Should I kill my character? I’ve seen this question a lot lately and even a writing prompt about killing a character. We all know authors who do it. Some are even our favourite authors. Some authors do it A LOT. (I’m looking at you George R. R. Martin)
Should only the bad guys die? Should your beloved protagonist die to motivate the other characters? I’ve given this considerable thought, here’s my take.
No not only the bad guy should die and yes sometimes the protagonist should die to motivate the other characters to action. Some of you are screaming as you read this, but wait there’s a catch.
Every death no matter how big or how small should provide a pay off for your reader. After all they are the voyeur in your characters lives. As an author everything we do we do for them.
So don’t just kill your character for the sake of it. Think not only what it does to the other characters in the story, but also the pay off for your reader. Every death should be satisfying in some way.
Recently a very good friend of mine passed away. it was sudden and tragic and far too soon. That was back in June. Last week I went to a visitation for another friends father. Obviously he was much older than my friend who’d passed away in a car accident but his passing was no less painful.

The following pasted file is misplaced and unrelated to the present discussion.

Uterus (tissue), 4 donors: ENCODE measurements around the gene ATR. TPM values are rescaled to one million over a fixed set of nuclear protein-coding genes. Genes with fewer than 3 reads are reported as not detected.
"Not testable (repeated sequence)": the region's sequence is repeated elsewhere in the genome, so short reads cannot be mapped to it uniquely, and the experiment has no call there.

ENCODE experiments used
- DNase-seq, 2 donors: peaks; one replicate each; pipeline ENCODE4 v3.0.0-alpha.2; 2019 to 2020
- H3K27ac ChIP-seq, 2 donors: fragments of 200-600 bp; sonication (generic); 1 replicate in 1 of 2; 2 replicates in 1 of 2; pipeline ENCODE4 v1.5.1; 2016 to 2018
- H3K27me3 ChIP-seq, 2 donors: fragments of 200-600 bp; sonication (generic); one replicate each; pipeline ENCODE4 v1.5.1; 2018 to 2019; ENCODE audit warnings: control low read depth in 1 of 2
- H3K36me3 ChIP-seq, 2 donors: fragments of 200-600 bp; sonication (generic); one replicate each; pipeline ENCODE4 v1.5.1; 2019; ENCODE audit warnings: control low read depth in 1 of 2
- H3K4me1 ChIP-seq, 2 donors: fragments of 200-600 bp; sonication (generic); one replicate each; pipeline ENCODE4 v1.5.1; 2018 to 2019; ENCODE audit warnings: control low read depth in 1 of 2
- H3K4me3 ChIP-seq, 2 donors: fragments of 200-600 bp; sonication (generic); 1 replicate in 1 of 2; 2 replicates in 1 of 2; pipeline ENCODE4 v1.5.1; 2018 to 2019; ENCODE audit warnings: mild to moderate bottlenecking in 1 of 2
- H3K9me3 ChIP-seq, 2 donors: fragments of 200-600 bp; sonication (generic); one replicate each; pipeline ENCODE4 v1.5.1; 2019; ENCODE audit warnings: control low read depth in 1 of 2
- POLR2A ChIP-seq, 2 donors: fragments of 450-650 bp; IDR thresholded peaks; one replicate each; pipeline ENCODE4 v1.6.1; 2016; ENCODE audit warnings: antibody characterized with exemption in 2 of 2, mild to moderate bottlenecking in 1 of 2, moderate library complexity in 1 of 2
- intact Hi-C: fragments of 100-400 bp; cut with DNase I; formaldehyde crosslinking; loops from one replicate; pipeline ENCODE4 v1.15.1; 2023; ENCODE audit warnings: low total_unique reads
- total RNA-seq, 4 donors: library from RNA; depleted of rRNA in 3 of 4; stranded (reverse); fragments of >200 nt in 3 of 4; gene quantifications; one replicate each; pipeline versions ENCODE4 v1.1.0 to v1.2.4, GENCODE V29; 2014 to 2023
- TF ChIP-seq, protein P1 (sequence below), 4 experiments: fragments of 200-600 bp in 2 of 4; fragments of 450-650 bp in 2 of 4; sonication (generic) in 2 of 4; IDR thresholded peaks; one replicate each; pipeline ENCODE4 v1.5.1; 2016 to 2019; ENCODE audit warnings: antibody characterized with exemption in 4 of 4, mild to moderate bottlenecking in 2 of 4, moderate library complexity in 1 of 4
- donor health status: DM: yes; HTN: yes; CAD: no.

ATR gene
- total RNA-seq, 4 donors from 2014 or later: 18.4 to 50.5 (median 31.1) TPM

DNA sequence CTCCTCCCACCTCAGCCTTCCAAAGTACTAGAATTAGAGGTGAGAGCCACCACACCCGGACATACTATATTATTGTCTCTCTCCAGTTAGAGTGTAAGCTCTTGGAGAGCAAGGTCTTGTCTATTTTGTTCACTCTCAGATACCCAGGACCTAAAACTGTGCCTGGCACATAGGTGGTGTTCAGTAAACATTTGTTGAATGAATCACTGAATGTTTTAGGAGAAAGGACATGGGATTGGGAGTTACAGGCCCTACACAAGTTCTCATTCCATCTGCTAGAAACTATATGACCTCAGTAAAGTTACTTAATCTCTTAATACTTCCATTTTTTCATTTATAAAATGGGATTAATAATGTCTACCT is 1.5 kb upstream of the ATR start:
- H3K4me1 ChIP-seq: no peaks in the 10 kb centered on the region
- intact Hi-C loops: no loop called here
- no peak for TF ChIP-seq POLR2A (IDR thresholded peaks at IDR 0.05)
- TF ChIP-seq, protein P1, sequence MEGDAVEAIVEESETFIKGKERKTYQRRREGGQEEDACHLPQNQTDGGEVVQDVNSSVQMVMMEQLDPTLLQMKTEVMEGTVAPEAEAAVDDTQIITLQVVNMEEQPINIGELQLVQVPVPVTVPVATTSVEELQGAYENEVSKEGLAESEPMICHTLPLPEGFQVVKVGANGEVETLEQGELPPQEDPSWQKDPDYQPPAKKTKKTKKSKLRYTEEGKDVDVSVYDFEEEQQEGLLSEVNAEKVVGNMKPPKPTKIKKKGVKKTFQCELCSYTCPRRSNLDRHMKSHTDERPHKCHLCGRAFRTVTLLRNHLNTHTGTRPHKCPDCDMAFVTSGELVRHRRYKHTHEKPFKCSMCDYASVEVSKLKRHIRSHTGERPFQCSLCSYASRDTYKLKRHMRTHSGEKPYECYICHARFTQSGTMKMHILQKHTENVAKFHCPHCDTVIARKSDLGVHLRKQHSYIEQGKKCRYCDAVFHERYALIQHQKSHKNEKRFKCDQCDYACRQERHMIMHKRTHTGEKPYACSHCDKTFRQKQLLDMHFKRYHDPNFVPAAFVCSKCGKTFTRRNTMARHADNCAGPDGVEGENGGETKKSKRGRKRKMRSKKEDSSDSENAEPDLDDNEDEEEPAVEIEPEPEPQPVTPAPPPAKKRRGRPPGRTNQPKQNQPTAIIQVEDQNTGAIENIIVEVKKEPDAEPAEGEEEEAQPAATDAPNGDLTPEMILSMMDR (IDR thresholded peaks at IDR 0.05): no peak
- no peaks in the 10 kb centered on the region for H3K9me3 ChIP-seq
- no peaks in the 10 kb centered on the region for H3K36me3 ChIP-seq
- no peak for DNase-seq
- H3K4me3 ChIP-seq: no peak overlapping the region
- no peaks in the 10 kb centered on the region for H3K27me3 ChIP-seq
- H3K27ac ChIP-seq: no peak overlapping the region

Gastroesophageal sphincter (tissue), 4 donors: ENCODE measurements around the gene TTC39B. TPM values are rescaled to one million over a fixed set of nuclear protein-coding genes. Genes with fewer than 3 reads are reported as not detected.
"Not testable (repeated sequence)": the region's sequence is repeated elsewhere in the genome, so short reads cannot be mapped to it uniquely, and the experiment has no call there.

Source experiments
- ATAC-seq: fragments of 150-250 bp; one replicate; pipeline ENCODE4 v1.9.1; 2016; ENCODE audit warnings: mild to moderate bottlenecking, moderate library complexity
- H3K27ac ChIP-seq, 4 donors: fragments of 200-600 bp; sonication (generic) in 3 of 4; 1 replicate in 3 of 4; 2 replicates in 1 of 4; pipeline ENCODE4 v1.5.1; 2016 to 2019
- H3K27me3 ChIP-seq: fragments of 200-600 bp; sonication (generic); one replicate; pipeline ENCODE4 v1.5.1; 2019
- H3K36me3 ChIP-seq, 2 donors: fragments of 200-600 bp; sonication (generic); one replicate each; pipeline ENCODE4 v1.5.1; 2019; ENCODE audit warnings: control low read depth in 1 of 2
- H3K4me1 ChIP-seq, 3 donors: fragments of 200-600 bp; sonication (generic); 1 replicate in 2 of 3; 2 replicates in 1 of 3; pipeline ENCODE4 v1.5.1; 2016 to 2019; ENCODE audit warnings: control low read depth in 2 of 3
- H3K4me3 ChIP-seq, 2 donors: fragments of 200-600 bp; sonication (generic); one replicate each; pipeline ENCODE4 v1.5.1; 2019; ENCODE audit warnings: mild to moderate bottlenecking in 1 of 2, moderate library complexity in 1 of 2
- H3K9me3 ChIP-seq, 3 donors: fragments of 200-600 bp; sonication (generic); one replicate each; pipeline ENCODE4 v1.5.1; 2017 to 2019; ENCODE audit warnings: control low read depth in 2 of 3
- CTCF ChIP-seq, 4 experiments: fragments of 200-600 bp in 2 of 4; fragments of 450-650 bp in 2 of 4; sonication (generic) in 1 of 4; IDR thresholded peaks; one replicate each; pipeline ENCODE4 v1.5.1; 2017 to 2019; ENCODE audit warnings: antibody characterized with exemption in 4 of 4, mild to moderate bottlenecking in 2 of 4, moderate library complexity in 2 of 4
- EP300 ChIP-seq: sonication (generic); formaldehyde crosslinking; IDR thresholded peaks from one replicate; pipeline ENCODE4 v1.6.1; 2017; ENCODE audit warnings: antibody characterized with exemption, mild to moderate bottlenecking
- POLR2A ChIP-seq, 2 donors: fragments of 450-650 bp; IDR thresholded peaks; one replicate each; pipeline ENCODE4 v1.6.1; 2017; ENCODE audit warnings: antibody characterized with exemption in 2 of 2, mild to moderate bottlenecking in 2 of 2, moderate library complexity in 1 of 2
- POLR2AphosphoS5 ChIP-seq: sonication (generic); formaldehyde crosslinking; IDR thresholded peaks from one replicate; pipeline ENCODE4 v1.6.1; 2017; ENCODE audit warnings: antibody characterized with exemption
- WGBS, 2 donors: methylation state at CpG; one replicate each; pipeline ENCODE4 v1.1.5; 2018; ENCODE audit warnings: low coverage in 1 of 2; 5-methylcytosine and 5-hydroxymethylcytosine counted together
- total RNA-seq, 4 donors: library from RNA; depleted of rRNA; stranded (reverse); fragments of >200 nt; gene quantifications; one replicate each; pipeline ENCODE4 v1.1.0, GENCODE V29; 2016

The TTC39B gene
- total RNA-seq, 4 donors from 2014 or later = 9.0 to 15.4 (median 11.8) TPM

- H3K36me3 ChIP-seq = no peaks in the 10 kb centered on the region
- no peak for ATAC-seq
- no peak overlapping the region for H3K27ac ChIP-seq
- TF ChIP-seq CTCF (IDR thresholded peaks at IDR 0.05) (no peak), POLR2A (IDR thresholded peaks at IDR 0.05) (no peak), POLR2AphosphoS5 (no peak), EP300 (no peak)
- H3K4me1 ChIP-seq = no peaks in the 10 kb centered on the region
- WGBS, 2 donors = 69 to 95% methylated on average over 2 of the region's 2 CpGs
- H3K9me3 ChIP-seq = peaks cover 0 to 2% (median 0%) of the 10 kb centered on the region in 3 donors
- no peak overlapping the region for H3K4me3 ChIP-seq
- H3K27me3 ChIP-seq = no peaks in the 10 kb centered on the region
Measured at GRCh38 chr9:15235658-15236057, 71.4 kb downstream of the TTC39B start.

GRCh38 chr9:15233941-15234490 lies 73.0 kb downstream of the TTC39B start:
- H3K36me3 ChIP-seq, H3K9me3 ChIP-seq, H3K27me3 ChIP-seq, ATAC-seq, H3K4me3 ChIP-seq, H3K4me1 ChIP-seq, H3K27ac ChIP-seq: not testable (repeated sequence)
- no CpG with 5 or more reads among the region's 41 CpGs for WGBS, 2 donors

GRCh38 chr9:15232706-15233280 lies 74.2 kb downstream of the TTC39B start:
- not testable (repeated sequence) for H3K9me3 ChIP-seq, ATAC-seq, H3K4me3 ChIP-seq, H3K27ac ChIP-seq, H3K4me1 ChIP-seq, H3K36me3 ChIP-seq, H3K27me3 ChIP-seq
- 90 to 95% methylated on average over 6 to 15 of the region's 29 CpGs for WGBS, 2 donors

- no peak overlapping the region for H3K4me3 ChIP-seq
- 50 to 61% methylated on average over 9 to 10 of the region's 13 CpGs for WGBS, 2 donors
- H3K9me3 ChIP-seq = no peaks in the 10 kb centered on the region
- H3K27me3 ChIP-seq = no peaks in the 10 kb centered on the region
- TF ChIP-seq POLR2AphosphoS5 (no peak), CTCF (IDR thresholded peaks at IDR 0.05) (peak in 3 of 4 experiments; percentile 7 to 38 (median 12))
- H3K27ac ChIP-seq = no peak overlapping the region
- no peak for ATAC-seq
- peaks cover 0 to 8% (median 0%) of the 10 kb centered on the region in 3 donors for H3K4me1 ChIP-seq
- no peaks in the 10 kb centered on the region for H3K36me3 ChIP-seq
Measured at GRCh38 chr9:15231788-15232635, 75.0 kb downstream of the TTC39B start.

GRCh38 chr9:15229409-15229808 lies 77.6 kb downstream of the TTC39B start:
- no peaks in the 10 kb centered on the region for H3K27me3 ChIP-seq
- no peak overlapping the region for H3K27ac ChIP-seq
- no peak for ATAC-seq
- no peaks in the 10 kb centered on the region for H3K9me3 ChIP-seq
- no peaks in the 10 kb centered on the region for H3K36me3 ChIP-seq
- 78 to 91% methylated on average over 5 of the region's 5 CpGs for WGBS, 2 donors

The visitation last week involved Catholic prayer and was entirely in Croatian. I’m not Catholic and I’m not Croatian, but as I sat there listening to the words I didn’t understand about a religion I know little about it dawned on me. Grief is universal it doesn’t matter what language it speaks or what religion you wrap it in.
It looks the same, smells the same. and tears through you in exactly the same way. With gut wrenching relentlessness that never stops and never tires.
Grief never goes away. There are many flavours, several shades. It never fades. It is only our perception that changes. It’s our ability to adapt to loss. to grow accustomed to absence. It is only our sheer will that pulls us through each day as we fight not to be swallowed whole.
It is why we often fear death and hate change. One day grief will knock for us all and we’ll have no choice but to answer to the universal call.